Our 4-yr project aims to develop a new ultrasonic Doppler method named Higher-Order Perfusion Estimation (HOPE) imaging. Applications enabled by this technology are routine assessments of microvascular disease progression in diabetic patients with symptoms of peripheral artery disease (PAD). Technical advances include new ultrasonic echo sampling and filtering techniques that significantly increase the sensitivity and specificity of standard sonographic instruments to spatially disorganized patterns of red-blood-cell movement without the addition of contrast media. Sensitivity to slowly perfusing blood is increased by transmitting a sparse regular sequence of Doppler pulses over long durations (1-10s). To counter a concomitant increase in clutter-signal power in perfusing-blood frequency channels, spatiotemporal echo acquisitions are first rearranged into 3-D data arrays and a 3-D singular-value decomposition (3D-SVD) clutter filter is formed for each experiment. Our approach now successfully separates weak perfusing-blood echoes from other echo-signal sources in the peripheral vasculature because of the typically narrow eigen-bandwidth of clutter echoes in peripheral muscle. Preliminary results using echo simulation, microchannel flow phantoms, and preclinical models of mouse ischemic hindlimb and melanoma lesions demonstrate that our method is very well designed for monitoring steady peripheral microvascular flow patterns using commercial ultrasonic instruments (with software updates).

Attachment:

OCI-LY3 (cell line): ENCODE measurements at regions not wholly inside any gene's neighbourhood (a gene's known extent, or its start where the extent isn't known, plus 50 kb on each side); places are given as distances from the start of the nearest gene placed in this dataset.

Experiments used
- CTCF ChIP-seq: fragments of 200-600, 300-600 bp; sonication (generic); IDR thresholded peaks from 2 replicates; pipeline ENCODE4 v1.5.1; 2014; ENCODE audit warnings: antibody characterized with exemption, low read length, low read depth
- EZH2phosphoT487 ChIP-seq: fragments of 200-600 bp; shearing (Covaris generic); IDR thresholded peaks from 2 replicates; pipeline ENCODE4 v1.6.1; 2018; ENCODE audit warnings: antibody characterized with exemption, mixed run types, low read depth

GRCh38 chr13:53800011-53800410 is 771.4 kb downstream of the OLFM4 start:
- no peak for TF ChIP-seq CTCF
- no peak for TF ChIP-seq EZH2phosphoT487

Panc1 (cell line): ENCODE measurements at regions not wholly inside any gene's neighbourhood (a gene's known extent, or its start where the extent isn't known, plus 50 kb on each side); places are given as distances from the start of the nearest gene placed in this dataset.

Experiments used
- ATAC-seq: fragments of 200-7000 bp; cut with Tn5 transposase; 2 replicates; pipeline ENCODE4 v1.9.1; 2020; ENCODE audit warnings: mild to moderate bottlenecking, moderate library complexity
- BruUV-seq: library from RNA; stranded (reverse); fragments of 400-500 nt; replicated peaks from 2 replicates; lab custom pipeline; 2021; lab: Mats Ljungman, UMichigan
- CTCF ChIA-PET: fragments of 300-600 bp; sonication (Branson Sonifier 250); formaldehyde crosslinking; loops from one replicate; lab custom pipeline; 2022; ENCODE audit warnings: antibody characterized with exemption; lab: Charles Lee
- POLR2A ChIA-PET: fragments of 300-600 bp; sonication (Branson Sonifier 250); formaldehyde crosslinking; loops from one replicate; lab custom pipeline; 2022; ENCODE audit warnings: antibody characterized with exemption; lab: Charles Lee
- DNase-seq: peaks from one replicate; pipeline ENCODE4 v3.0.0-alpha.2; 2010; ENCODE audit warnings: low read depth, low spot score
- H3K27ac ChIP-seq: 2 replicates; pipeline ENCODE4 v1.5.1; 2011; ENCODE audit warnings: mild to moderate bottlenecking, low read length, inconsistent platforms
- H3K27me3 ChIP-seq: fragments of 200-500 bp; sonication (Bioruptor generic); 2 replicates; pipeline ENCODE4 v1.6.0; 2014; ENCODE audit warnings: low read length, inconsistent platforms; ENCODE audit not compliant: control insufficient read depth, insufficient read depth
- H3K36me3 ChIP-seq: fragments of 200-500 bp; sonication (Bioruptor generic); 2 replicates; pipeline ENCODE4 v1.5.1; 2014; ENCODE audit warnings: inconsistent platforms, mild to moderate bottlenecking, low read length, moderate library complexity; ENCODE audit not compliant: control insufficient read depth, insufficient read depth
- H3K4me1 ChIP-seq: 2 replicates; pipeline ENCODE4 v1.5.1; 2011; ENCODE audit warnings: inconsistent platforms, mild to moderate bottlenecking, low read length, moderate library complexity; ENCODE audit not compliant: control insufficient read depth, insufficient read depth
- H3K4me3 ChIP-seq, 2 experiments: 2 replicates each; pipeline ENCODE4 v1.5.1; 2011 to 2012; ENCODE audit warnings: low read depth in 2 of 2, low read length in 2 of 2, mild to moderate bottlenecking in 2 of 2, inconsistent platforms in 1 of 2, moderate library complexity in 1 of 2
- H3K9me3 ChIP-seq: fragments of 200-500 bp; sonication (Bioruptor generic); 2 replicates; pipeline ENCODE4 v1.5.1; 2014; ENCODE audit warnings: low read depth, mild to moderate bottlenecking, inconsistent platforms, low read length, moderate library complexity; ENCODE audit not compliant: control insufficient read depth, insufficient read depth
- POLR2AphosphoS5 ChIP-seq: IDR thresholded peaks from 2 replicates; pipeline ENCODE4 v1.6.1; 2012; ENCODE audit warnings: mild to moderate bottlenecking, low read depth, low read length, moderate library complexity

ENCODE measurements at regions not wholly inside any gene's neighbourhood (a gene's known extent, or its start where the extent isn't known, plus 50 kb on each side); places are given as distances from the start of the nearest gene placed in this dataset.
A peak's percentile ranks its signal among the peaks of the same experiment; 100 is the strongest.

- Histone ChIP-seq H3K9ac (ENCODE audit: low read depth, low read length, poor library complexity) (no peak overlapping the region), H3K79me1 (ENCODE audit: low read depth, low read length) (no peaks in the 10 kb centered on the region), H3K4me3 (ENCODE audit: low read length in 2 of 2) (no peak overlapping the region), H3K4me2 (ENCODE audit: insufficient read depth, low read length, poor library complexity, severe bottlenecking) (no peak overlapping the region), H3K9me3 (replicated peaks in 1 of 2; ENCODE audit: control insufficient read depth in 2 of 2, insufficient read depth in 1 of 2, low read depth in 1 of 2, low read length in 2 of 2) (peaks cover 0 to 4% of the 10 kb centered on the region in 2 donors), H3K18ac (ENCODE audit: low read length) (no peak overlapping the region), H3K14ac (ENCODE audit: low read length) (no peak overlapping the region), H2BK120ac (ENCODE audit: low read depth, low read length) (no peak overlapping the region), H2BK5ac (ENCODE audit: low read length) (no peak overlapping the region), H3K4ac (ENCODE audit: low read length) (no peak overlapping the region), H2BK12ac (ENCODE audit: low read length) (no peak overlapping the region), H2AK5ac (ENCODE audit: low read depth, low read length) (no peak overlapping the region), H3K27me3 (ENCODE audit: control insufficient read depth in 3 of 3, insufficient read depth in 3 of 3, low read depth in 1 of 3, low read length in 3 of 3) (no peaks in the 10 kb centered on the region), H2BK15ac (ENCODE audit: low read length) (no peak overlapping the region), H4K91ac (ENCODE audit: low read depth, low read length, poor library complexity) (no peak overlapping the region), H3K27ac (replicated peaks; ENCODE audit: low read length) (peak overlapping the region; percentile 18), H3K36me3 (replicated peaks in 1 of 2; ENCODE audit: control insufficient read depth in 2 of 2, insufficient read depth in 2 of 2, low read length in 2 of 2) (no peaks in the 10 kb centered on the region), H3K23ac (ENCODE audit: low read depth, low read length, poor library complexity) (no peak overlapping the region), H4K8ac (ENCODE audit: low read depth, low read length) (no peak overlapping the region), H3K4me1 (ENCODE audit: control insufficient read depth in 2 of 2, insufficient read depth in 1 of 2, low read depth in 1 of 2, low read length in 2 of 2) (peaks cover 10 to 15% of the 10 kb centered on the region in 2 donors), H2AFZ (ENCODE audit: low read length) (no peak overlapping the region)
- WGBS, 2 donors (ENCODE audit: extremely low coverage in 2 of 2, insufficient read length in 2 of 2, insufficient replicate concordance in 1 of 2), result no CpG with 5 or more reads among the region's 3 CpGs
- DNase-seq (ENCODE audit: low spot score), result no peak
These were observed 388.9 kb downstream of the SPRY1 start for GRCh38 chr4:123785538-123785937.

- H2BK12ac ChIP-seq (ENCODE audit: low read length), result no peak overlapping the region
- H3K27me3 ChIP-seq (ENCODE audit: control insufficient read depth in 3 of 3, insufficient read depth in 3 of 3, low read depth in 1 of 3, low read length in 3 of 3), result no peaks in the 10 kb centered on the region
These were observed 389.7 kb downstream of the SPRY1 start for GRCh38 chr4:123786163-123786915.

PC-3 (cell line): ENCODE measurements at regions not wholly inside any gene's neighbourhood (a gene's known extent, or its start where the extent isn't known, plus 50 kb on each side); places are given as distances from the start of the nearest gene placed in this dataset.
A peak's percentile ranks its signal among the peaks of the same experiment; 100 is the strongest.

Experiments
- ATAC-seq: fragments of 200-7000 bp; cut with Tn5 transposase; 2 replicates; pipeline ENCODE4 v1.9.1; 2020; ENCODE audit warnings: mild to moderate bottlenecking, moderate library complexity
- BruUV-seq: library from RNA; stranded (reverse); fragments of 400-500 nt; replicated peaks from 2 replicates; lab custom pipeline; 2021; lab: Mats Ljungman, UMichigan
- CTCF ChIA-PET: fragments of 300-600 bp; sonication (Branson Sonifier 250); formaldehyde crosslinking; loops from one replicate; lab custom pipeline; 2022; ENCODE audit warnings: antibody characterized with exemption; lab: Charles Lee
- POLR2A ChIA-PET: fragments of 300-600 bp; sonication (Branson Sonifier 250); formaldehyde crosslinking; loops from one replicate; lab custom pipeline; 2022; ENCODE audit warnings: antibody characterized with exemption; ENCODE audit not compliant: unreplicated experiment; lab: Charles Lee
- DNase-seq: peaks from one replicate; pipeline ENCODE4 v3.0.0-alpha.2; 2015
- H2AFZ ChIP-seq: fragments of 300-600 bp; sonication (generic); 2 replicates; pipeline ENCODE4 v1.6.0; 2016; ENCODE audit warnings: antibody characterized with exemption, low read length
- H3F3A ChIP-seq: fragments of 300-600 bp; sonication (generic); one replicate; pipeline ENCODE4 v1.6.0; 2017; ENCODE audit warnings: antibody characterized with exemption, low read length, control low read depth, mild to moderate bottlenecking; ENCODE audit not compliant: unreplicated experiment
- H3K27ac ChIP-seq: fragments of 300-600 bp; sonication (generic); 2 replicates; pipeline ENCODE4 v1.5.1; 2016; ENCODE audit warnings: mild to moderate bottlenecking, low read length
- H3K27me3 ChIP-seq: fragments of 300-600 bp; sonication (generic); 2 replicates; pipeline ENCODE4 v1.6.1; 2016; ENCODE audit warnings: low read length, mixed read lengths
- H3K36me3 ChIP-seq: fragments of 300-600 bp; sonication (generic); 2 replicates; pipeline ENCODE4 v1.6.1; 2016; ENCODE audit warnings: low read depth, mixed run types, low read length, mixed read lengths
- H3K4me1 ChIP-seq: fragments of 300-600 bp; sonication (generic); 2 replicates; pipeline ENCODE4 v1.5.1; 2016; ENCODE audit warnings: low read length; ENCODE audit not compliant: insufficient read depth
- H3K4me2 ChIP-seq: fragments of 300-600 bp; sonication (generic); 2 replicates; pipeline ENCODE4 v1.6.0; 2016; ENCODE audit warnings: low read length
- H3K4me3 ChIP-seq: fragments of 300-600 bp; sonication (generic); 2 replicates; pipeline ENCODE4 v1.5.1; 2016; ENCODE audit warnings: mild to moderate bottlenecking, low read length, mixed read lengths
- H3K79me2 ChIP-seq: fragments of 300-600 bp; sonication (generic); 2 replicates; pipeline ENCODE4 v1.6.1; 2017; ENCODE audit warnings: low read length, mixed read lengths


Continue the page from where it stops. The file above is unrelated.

Four aims are proposed to demonstrate the utility of HOPE imaging (both power and color-flow) for measuring blood flow and perfusion.
Aim 1 expands preliminary studies in mouse models to evaluate perfusion measurement sensitivity at 12-24 MHz in diabetic animals, and to uncover mechanisms of the angiogenic response of tissues to sudden ischemia.
Aim 2 continues development of HOPE imaging by improving perfusing- blood echo sensitivity and clutter-filter performance under more general imaging conditions (viz., broad eigen- bandwidth clutter and 3-D spatially varying perfusion).
Aim 3 focuses on a progressively ischemic pig model using 5-12 MHz HOPE imaging, MR angiography, and radioactive microsphere techniques to calibrate and compare HOPE imaging results with standard clinical approaches.
Aim 4 is a 4-yr, 150-patient study designed to evaluate the diagnostic performance of HOPE imaging at assessing PAD. The overall project aims to develop existing ultrasonic instruments into highly-effect tools for evaluating microvascular changes leading to common disabilities and major cardiovascular events. The three in vivo studies proposed in this plan are designed to develop and evaluate HOPE imaging specifically for PAD diagnosis, staging, and therapeutic monitoring.
The project leverages a new understanding of the information contained within Doppler ultrasound echo signals to create a more effective diagnostic tool for imaging microvascular changes associated with peripheral arterial diseases. Success in this project brings effective new methods to existing instruments enabling medical professionals to track peripheral microvascular decline as well as treatment responses. This safe, low-cost method can also be applied to patients frequently helping them directly observe the effects of lifestyle decisions.